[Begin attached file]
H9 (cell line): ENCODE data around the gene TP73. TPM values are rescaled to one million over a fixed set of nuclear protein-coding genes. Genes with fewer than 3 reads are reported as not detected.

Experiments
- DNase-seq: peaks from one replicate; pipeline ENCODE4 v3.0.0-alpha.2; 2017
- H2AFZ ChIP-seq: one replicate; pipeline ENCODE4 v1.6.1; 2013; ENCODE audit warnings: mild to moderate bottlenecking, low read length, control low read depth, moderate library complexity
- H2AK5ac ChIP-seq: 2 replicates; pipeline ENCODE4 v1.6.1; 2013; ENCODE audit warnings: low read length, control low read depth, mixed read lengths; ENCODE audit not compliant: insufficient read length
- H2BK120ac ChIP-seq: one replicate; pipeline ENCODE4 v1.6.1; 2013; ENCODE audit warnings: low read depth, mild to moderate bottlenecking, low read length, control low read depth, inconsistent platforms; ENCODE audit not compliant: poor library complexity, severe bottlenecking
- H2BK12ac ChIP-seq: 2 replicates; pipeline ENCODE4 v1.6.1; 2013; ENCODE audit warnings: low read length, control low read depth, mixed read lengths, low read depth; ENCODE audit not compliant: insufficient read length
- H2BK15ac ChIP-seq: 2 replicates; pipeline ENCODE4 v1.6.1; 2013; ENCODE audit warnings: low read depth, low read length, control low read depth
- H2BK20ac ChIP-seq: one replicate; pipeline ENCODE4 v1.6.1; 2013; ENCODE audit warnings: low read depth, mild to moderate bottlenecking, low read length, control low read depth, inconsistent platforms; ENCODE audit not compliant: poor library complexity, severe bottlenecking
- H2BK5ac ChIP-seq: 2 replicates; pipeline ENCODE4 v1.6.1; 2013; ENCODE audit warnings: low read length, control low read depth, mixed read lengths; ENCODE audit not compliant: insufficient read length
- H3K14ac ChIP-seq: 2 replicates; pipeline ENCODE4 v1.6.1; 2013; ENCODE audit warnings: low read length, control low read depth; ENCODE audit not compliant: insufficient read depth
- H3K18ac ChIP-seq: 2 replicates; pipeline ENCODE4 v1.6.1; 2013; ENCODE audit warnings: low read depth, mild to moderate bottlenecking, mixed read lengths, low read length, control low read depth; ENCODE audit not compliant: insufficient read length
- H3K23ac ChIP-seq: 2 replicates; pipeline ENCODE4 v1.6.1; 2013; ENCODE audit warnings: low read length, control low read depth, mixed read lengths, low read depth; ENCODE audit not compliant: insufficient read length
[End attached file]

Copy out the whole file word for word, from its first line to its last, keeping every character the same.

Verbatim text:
H9 (cell line): ENCODE data around the gene TP73. TPM values are rescaled to one million over a fixed set of nuclear protein-coding genes. Genes with fewer than 3 reads are reported as not detected.

Experiments
- DNase-seq: peaks from one replicate; pipeline ENCODE4 v3.0.0-alpha.2; 2017
- H2AFZ ChIP-seq: one replicate; pipeline ENCODE4 v1.6.1; 2013; ENCODE audit warnings: mild to moderate bottlenecking, low read length, control low read depth, moderate library complexity
- H2AK5ac ChIP-seq: 2 replicates; pipeline ENCODE4 v1.6.1; 2013; ENCODE audit warnings: low read length, control low read depth, mixed read lengths; ENCODE audit not compliant: insufficient read length
- H2BK120ac ChIP-seq: one replicate; pipeline ENCODE4 v1.6.1; 2013; ENCODE audit warnings: low read depth, mild to moderate bottlenecking, low read length, control low read depth, inconsistent platforms; ENCODE audit not compliant: poor library complexity, severe bottlenecking
- H2BK12ac ChIP-seq: 2 replicates; pipeline ENCODE4 v1.6.1; 2013; ENCODE audit warnings: low read length, control low read depth, mixed read lengths, low read depth; ENCODE audit not compliant: insufficient read length
- H2BK15ac ChIP-seq: 2 replicates; pipeline ENCODE4 v1.6.1; 2013; ENCODE audit warnings: low read depth, low read length, control low read depth
- H2BK20ac ChIP-seq: one replicate; pipeline ENCODE4 v1.6.1; 2013; ENCODE audit warnings: low read depth, mild to moderate bottlenecking, low read length, control low read depth, inconsistent platforms; ENCODE audit not compliant: poor library complexity, severe bottlenecking
- H2BK5ac ChIP-seq: 2 replicates; pipeline ENCODE4 v1.6.1; 2013; ENCODE audit warnings: low read length, control low read depth, mixed read lengths; ENCODE audit not compliant: insufficient read length
- H3K14ac ChIP-seq: 2 replicates; pipeline ENCODE4 v1.6.1; 2013; ENCODE audit warnings: low read length, control low read depth; ENCODE audit not compliant: insufficient read depth
- H3K18ac ChIP-seq: 2 replicates; pipeline ENCODE4 v1.6.1; 2013; ENCODE audit warnings: low read depth, mild to moderate bottlenecking, mixed read lengths, low read length, control low read depth; ENCODE audit not compliant: insufficient read length
- H3K23ac ChIP-seq: 2 replicates; pipeline ENCODE4 v1.6.1; 2013; ENCODE audit warnings: low read length, control low read depth, mixed read lengths, low read depth; ENCODE audit not compliant: insufficient read length